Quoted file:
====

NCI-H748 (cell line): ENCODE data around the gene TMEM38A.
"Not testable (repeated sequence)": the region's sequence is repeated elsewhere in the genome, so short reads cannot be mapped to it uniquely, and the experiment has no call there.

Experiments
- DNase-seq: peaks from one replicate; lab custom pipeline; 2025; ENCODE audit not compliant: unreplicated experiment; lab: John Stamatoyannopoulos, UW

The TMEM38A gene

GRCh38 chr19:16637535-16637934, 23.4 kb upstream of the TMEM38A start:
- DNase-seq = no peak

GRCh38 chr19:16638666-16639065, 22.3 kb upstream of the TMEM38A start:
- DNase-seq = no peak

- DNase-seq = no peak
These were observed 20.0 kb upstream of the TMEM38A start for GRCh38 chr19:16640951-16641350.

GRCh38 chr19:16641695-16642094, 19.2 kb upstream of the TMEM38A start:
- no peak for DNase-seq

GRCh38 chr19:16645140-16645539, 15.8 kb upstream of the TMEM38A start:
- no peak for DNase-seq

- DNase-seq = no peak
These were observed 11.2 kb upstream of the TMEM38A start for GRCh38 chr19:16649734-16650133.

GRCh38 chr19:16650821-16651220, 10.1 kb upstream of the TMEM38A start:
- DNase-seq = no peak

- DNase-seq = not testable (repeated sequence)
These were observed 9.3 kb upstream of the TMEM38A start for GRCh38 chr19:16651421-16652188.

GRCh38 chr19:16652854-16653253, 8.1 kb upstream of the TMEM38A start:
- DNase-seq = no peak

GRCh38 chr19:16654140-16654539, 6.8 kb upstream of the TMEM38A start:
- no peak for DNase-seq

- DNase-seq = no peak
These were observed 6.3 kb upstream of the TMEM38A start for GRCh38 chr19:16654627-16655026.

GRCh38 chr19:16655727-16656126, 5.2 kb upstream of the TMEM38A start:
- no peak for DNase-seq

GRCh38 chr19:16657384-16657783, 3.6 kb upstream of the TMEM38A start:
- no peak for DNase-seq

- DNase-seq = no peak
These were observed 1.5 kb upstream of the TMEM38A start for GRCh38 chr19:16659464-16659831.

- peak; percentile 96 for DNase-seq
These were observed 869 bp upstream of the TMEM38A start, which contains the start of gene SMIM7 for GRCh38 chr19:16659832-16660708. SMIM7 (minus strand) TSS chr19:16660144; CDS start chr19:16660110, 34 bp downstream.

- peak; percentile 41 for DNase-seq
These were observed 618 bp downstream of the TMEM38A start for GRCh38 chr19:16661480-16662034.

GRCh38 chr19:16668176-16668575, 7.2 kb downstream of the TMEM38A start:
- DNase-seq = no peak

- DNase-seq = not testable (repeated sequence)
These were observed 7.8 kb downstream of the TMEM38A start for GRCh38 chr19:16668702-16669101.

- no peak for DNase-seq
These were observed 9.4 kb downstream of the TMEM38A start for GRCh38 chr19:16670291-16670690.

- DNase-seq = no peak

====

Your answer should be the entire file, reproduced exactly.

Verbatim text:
NCI-H748 (cell line): ENCODE data around the gene TMEM38A.
"Not testable (repeated sequence)": the region's sequence is repeated elsewhere in the genome, so short reads cannot be mapped to it uniquely, and the experiment has no call there.

Experiments
- DNase-seq: peaks from one replicate; lab custom pipeline; 2025; ENCODE audit not compliant: unreplicated experiment; lab: John Stamatoyannopoulos, UW

The TMEM38A gene

GRCh38 chr19:16637535-16637934, 23.4 kb upstream of the TMEM38A start:
- DNase-seq = no peak

GRCh38 chr19:16638666-16639065, 22.3 kb upstream of the TMEM38A start:
- DNase-seq = no peak

- DNase-seq = no peak
These were observed 20.0 kb upstream of the TMEM38A start for GRCh38 chr19:16640951-16641350.

GRCh38 chr19:16641695-16642094, 19.2 kb upstream of the TMEM38A start:
- no peak for DNase-seq

GRCh38 chr19:16645140-16645539, 15.8 kb upstream of the TMEM38A start:
- no peak for DNase-seq

- DNase-seq = no peak
These were observed 11.2 kb upstream of the TMEM38A start for GRCh38 chr19:16649734-16650133.

GRCh38 chr19:16650821-16651220, 10.1 kb upstream of the TMEM38A start:
- DNase-seq = no peak

- DNase-seq = not testable (repeated sequence)
These were observed 9.3 kb upstream of the TMEM38A start for GRCh38 chr19:16651421-16652188.

GRCh38 chr19:16652854-16653253, 8.1 kb upstream of the TMEM38A start:
- DNase-seq = no peak

GRCh38 chr19:16654140-16654539, 6.8 kb upstream of the TMEM38A start:
- no peak for DNase-seq

- DNase-seq = no peak
These were observed 6.3 kb upstream of the TMEM38A start for GRCh38 chr19:16654627-16655026.

GRCh38 chr19:16655727-16656126, 5.2 kb upstream of the TMEM38A start:
- no peak for DNase-seq

GRCh38 chr19:16657384-16657783, 3.6 kb upstream of the TMEM38A start:
- no peak for DNase-seq

- DNase-seq = no peak
These were observed 1.5 kb upstream of the TMEM38A start for GRCh38 chr19:16659464-16659831.

- peak; percentile 96 for DNase-seq
These were observed 869 bp upstream of the TMEM38A start, which contains the start of gene SMIM7 for GRCh38 chr19:16659832-16660708. SMIM7 (minus strand) TSS chr19:16660144; CDS start chr19:16660110, 34 bp downstream.

- peak; percentile 41 for DNase-seq
These were observed 618 bp downstream of the TMEM38A start for GRCh38 chr19:16661480-16662034.

GRCh38 chr19:16668176-16668575, 7.2 kb downstream of the TMEM38A start:
- DNase-seq = no peak

- DNase-seq = not testable (repeated sequence)
These were observed 7.8 kb downstream of the TMEM38A start for GRCh38 chr19:16668702-16669101.

- no peak for DNase-seq
These were observed 9.4 kb downstream of the TMEM38A start for GRCh38 chr19:16670291-16670690.

- DNase-seq = no peak